The failures were bad for fusion's public image, but the larger problem, researchers say, is money. Governments just have not seen a need to pour resources into an idea that they perceive as being decades from reality. In 1982, for example, Congress passed a plan calling for fusion energy in 20 years. "What happened?" says Glen Wurden, who heads up the Magnetized Target Fusion program at Los Alamos. "The U.S. didn't fund it. In the 1980s the U.S. was the world leader in fusion research. [Our funding is] a factor of three behind Europe right now and a factor of two behind Japan."
These days, there are several large fusion experiments happening around the globe; the differences among them have to do with how the plasma is contained. General Fusion uses what's considered an "alternative" method, one of a handful of ideas that lie outside the prevailing model, known as steady-state fusion. Steady-state is the form practiced at nearly all the world's biggest test facilities. It's also the model on which the mother of all fusion experiments, the International Thermonuclear Experimental Reactor, will be based.
ITER is funded by a consortium of seven governments: the U.S., Russia, Japan, China, India, South Korea and the European Union. Construction is set to begin this year in the south of France. Like most high-level fusion experiments, ITER uses a plasma-chamber design called a "tokamak," a word transliterated from a Russian acronym meaning "toroidal chamber with magnetic coils." It looks like a gigantic doughnut. Huge superconducting magnets hold the plasma away from the chamber walls. Then they blast the plasma with radio waves and beams of neutrons to trigger a fusion reaction.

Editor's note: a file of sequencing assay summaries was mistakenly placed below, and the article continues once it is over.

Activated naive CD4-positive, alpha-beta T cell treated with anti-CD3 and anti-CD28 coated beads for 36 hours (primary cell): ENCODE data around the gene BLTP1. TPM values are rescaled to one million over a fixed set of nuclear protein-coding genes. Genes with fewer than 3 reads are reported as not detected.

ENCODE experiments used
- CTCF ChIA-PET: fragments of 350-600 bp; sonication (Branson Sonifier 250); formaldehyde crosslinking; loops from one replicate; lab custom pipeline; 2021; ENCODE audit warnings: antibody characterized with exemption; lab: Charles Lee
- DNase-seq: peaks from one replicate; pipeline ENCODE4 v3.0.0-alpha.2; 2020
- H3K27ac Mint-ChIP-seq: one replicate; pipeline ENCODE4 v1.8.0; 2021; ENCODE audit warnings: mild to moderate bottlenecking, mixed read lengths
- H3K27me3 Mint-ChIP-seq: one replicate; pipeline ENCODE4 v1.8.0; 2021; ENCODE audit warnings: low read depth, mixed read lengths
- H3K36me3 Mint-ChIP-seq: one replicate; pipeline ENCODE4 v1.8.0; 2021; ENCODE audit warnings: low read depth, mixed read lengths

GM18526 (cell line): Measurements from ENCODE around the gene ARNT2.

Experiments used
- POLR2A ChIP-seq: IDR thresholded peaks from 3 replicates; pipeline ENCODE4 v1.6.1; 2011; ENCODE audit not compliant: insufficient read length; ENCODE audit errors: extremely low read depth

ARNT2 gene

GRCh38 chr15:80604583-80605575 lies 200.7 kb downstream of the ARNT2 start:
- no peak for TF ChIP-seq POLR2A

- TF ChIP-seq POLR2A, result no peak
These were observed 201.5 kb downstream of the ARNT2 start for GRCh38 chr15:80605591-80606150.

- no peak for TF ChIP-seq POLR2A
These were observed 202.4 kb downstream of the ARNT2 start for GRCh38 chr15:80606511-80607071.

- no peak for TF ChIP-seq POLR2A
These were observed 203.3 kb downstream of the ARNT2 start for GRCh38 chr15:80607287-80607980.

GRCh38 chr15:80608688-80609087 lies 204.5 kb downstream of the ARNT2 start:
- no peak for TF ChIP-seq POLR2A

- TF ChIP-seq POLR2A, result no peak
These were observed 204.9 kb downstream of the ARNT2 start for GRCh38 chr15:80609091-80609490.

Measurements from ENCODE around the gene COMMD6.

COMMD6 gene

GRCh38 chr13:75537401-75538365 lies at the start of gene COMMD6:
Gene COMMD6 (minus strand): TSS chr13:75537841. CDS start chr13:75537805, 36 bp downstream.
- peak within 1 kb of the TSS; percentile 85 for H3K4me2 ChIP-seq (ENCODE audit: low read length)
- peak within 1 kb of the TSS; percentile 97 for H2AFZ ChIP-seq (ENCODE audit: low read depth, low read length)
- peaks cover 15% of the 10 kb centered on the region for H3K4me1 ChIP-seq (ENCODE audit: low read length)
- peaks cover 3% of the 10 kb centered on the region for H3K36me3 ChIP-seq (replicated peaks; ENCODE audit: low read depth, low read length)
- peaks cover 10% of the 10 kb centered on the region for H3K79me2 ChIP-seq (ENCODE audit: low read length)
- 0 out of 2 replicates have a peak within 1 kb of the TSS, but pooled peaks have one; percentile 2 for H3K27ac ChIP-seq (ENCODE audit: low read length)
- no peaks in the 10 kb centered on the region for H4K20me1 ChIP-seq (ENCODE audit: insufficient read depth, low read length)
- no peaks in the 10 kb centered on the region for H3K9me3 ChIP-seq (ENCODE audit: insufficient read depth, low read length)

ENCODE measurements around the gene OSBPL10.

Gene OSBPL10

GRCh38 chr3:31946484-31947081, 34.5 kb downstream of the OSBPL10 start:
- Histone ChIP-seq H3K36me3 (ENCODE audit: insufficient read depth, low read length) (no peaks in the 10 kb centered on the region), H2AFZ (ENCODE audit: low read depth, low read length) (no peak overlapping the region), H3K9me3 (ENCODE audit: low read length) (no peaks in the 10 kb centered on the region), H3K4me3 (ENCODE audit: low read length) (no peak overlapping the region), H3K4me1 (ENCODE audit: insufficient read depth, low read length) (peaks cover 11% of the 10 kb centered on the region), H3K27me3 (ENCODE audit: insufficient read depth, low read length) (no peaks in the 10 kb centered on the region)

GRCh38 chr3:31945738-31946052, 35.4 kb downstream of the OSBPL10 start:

Yet aside from reactor design (and obvious contrasts in size and funding), the biggest difference between ITER and General Fusion is a sense of urgency. Conventional wisdom among most in the plasma-physics community -- "the tokamak mafia," as Laberge jokingly calls them -- is that commercially viable fusion is at least 30 to 40 years away. Richardson and Laberge belong to a splinter cell of the industry that points out that fusion has been 30 to 40 years away for 50 years now and that, frankly, the world can't wait that long. "The s- - - will hit the fan in 10 years," Laberge predicts. "It's going to be ugly. As the gap between fossil-fuel supply and energy demand builds up, we will need to put new energy sources in the gap. We may avoid a disaster if we can do that fast enough, but I don't think so without some serious breakthrough in energy production." They're convinced that this breakthrough has to come from private industry.